Buhari, dressed in traditional Muslim attire, stood on the stage clutching a Koran in his right hand, as he pledged to uphold the constitution and laws of Africa's most populous nation.

Buhari has also vowed to spare no effort to defeat the Islamist Boko Haram militants who have killed thousands and displaced more than a million people in a six-year campaign to establish a caliphate in the northeast region abutting Lake Chad.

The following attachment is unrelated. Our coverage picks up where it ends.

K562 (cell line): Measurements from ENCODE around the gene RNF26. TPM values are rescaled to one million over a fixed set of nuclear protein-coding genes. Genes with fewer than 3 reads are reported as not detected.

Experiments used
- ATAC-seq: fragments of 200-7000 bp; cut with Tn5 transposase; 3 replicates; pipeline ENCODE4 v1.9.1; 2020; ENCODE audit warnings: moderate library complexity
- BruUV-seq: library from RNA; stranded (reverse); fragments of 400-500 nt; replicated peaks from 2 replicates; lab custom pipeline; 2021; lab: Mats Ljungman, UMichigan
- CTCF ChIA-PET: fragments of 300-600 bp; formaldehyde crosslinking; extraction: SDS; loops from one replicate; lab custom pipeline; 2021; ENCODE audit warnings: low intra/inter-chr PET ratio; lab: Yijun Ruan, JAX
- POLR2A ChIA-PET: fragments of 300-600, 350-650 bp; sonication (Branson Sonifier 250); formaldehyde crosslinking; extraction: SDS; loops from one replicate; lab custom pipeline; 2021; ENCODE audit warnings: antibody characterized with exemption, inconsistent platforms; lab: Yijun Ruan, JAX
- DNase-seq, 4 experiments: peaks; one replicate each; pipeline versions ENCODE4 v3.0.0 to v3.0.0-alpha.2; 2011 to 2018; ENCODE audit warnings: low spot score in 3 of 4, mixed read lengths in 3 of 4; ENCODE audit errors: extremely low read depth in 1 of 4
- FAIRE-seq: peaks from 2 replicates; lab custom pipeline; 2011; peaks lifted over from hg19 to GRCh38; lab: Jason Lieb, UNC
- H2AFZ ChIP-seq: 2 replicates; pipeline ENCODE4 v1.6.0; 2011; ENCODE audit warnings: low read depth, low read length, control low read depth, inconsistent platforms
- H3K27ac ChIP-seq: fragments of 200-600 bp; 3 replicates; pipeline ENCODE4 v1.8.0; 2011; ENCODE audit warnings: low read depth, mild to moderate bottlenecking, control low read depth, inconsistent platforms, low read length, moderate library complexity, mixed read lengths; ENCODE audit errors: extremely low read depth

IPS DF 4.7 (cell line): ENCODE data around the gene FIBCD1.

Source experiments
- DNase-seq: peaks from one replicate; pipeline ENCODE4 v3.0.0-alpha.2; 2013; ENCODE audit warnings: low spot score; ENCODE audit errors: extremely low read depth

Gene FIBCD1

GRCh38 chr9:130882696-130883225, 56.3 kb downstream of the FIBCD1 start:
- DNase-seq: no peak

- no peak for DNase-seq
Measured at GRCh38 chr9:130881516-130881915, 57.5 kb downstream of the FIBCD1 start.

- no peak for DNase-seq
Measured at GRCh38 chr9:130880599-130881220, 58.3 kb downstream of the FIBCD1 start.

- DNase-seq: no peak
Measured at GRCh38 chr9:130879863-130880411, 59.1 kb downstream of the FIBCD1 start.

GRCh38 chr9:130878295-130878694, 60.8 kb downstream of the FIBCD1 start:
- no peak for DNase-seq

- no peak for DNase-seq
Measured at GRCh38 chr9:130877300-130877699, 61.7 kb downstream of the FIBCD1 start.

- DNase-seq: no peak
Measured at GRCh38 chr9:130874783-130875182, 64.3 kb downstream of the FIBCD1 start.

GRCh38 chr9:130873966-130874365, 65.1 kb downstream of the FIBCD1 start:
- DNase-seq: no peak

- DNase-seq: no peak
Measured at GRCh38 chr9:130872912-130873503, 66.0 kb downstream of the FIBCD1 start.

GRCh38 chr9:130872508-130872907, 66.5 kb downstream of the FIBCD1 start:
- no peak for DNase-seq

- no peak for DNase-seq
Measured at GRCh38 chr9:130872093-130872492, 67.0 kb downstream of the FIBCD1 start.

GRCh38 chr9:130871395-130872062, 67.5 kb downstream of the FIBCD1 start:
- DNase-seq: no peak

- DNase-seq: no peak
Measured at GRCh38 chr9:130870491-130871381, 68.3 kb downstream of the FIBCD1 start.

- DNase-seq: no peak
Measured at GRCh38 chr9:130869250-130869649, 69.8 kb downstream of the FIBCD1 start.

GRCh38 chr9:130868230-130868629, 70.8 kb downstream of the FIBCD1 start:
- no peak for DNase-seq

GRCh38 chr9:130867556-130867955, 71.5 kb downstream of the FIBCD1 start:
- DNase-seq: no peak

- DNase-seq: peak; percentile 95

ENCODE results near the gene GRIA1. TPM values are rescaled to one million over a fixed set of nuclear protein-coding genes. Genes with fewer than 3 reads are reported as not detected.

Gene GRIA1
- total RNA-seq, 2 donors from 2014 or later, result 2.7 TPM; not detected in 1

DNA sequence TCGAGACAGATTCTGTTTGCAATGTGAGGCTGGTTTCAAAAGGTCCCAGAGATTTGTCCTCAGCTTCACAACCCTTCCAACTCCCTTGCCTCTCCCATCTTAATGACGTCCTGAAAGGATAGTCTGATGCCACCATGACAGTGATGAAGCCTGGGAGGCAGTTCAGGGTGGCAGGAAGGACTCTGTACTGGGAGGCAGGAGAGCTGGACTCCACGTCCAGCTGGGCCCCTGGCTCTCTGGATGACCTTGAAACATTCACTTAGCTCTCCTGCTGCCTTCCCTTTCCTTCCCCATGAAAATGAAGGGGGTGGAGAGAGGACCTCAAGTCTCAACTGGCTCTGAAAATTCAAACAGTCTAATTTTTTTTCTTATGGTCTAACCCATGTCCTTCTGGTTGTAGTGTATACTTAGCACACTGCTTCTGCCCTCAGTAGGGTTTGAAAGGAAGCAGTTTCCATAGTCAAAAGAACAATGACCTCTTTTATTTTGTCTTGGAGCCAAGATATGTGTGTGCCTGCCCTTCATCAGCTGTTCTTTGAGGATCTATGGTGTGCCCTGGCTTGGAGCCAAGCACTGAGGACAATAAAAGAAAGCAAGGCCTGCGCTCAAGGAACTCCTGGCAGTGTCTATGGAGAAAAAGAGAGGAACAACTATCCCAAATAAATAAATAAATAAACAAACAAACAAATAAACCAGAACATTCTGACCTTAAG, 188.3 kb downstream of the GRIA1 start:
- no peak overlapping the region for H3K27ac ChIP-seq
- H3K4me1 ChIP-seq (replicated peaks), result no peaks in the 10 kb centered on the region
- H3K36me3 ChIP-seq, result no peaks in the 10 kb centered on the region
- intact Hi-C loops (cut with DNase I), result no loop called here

Befitting Buhari's modest personal and political style, there was little fanfare in the capital ahead of the swearing in, with security checkpoints leading to Abuja's Eagle Square and a few green and white national flags lining the main expressway.

About 30 countries sent high-level representatives for the ceremony, many from the rest of Africa, which stands to gain if Buhari is able to breathe new life into the economy and restore Abuja's diplomatic credibility and clout.

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